How do you deal with disguised disabilities in the workplace?

Palpitations, a rapid heart rate, fatigue, nervousness, stomach upsets, weak muscles; are all hidden symptoms of an autoimmune disease known as Hyperthyroidism a disease I was diagnosed with coming up a year ago.

Looking back, it was clear I was chronically ill and not as I thought “just” exhausted as a full time working mum of 2 young children and runner. I recall a very good girlfriend of mine visiting me in the early days after my diagnosis and shocked at what she saw and became to understand of my disease she said in future she would call out anyone who made light of it as a “good way to lose weight”, which believe me does happen all too often.

To any HR professionals reading this or those in business who have had to hear a grievance from someone who has suffered disability discrimination in the workplace, it will come as no surprise that it is too often those making “light” of a person’s disability that causes the concern in the first instance.

However, my friends’ comments have got me thinking as we approach mental health awareness week, in situations where a disability is not obviously visible how do you ensure fair and equitable treatment?

A landmark case that I often recall is Archibald Vs Fife, not a strictly comparable case as here the disability was visible, but the ruling by the House of Lords applies across the spectrum of disabilities; they ruled that the positive duty to make reasonable adjustments under the disability discrimination act may extend to positively discriminate in favour of disabled people. In plain speak, it is fair to create not only an equal playing field but to go beyond and create an unequal playing field in favour of those with a disability.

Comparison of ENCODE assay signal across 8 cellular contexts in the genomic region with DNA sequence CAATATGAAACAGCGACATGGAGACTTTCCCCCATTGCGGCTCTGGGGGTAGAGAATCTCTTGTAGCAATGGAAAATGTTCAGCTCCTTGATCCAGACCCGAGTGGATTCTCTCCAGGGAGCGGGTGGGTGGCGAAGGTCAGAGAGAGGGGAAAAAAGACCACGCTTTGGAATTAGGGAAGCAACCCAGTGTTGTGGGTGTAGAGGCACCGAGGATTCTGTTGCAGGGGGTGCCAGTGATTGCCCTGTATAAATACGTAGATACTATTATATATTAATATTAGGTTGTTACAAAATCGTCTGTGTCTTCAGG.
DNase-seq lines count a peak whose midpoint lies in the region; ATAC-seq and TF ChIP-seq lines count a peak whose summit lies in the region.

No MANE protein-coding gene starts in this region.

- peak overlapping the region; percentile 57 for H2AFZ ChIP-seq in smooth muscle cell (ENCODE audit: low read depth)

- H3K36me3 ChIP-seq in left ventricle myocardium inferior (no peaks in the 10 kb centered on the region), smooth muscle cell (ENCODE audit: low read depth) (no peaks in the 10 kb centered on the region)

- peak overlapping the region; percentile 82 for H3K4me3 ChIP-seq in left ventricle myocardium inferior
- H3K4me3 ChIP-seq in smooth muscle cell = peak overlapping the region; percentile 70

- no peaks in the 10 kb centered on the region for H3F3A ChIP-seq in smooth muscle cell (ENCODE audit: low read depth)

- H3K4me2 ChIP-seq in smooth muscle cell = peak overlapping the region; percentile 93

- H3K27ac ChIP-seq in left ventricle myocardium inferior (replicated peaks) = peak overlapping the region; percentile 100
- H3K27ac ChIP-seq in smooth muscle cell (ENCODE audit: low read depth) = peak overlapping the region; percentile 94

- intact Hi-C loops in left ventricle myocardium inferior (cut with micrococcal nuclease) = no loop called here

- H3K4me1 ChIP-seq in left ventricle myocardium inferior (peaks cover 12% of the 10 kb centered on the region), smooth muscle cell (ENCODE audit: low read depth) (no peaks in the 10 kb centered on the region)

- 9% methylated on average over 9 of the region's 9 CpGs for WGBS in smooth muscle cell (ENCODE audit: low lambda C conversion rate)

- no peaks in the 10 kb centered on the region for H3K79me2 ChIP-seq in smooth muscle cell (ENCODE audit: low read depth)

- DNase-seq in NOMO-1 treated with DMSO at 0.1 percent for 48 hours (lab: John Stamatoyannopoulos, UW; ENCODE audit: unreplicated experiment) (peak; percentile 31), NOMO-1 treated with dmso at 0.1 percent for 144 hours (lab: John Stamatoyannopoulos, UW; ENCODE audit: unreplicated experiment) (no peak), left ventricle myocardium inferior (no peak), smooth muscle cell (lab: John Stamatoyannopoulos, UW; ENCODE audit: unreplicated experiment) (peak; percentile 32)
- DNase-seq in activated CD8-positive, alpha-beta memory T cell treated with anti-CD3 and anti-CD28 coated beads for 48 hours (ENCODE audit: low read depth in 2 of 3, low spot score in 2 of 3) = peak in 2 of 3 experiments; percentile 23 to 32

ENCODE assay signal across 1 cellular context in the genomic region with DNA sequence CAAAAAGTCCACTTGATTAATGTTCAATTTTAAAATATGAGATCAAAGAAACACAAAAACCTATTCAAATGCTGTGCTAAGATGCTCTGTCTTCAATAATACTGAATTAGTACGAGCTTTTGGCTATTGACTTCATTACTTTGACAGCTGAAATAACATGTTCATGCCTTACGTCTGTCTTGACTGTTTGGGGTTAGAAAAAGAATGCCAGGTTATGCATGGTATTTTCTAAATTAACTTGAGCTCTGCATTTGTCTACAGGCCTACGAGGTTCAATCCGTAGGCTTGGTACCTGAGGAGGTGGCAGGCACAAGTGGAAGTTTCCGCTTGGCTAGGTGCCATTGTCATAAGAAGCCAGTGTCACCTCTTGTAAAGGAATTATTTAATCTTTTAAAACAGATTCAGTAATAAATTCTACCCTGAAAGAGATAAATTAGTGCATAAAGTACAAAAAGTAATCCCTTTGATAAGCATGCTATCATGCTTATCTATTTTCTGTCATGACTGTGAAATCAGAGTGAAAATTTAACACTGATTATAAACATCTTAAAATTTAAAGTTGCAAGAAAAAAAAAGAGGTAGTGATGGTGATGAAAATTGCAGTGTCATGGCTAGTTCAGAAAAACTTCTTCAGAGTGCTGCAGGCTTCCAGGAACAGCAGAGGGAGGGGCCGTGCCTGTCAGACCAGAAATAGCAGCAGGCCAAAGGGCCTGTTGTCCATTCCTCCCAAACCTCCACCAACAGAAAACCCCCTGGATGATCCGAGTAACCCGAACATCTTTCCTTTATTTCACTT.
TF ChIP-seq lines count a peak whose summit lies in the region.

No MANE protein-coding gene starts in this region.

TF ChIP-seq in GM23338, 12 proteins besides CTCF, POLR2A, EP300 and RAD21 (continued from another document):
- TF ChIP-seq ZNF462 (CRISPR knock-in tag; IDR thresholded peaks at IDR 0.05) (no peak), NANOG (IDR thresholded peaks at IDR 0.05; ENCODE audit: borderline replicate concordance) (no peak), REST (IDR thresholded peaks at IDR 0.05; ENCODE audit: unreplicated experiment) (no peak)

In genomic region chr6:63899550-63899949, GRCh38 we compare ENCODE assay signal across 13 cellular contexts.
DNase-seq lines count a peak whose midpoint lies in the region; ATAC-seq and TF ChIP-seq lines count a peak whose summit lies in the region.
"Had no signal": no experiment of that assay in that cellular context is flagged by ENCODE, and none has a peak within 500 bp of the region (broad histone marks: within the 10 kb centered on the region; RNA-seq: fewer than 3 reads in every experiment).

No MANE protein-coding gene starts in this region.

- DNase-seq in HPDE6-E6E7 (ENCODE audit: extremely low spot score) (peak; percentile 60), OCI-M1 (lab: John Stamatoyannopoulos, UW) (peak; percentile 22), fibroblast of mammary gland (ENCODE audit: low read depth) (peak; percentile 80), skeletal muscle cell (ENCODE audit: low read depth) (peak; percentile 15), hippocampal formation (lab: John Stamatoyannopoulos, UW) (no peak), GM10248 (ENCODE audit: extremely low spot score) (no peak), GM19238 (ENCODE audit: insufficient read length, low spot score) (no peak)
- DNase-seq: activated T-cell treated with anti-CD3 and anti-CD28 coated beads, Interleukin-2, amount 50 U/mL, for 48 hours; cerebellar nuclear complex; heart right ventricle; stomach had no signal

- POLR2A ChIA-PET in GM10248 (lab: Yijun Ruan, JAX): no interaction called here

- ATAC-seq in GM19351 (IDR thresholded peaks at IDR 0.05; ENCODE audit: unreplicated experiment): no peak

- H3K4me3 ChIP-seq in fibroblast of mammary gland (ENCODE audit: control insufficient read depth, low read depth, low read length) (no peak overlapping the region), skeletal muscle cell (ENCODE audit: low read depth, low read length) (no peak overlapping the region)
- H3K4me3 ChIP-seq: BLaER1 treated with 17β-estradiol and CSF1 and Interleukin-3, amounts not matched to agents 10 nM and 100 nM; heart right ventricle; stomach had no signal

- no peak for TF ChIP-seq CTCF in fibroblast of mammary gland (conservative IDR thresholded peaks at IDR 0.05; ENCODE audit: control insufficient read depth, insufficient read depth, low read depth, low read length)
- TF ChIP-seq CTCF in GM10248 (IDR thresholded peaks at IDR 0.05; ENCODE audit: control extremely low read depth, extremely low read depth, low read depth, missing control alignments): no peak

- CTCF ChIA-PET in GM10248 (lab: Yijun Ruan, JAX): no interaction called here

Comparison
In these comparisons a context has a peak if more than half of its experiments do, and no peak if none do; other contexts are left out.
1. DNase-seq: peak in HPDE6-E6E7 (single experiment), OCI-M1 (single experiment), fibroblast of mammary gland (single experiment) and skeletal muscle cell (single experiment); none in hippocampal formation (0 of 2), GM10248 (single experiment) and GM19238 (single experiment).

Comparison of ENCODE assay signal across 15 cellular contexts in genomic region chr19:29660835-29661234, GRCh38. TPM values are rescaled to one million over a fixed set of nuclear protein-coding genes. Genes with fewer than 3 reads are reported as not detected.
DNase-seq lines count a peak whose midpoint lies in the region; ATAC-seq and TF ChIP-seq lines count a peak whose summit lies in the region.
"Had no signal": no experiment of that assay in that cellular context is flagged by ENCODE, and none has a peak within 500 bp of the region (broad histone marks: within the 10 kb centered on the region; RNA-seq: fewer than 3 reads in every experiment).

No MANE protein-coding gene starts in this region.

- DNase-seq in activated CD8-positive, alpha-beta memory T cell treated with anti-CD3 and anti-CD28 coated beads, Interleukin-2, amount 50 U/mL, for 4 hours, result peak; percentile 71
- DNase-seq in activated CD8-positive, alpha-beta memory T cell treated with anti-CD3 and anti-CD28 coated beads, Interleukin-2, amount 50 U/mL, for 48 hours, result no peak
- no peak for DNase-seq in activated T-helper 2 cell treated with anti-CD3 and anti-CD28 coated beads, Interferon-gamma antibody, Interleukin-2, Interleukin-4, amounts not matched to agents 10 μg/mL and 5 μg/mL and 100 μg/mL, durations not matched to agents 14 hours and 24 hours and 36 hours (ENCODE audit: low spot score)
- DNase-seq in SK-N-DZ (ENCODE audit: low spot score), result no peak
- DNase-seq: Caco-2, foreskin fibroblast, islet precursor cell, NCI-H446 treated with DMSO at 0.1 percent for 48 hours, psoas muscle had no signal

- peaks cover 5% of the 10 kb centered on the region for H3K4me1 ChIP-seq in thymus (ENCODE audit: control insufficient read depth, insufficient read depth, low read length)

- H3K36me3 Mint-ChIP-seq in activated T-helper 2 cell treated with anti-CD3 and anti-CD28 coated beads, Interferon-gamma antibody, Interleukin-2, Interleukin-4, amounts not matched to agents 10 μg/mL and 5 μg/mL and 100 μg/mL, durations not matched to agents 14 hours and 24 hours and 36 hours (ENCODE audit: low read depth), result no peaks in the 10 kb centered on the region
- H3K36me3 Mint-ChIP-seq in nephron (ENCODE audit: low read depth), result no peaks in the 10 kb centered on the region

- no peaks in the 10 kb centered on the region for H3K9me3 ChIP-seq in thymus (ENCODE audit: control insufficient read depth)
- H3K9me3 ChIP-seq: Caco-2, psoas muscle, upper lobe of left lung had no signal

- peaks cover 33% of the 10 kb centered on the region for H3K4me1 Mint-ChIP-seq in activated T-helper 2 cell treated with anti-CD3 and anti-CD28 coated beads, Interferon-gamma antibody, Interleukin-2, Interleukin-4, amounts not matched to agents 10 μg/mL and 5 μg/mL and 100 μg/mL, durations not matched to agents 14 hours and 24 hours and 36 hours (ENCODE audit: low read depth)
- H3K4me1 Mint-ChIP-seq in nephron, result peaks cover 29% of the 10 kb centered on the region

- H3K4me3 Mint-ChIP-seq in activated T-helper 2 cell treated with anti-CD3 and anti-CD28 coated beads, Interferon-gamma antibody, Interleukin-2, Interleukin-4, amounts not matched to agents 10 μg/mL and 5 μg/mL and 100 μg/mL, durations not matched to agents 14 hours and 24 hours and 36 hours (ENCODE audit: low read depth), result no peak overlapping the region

In my experience working in large corporate organisations and now delivering a HR consultant service to SME clients, when I come across disability discrimination cases there often is no deliberate intention to ignore an employee’s disability, but there is a lack of time taken to observe colleagues for small signs of an underlying health condition.  After all, had my colleagues at the time paid more attention to observe by rapid weight loss, hair thinning, tremor, anxiety and restlessness all visible symptoms of my disease then support could have been put in place.

In summary here follows my top 5 tips for businesses to prepare and conduct themselves to support employees with disguised disabilities.

  • Ensure policies, procedures and occupational health support are in place no matter the size of your organisation and ensure they are used.
  • Train line managers to spot the signs of hidden disabilities in their day today interaction with their people.
  • Engage with your workforce and communicate your commitment to support those with disabilities in regular and topical campaigns here are some of the May campaigns you can support:
  • Create a networking group dedicated to workplace disability and ensuring it’s on the business agenda.
  • Introduce disability mentors who as subject matter experts can train and counsel colleagues and managers in dealing with disability in the workplace.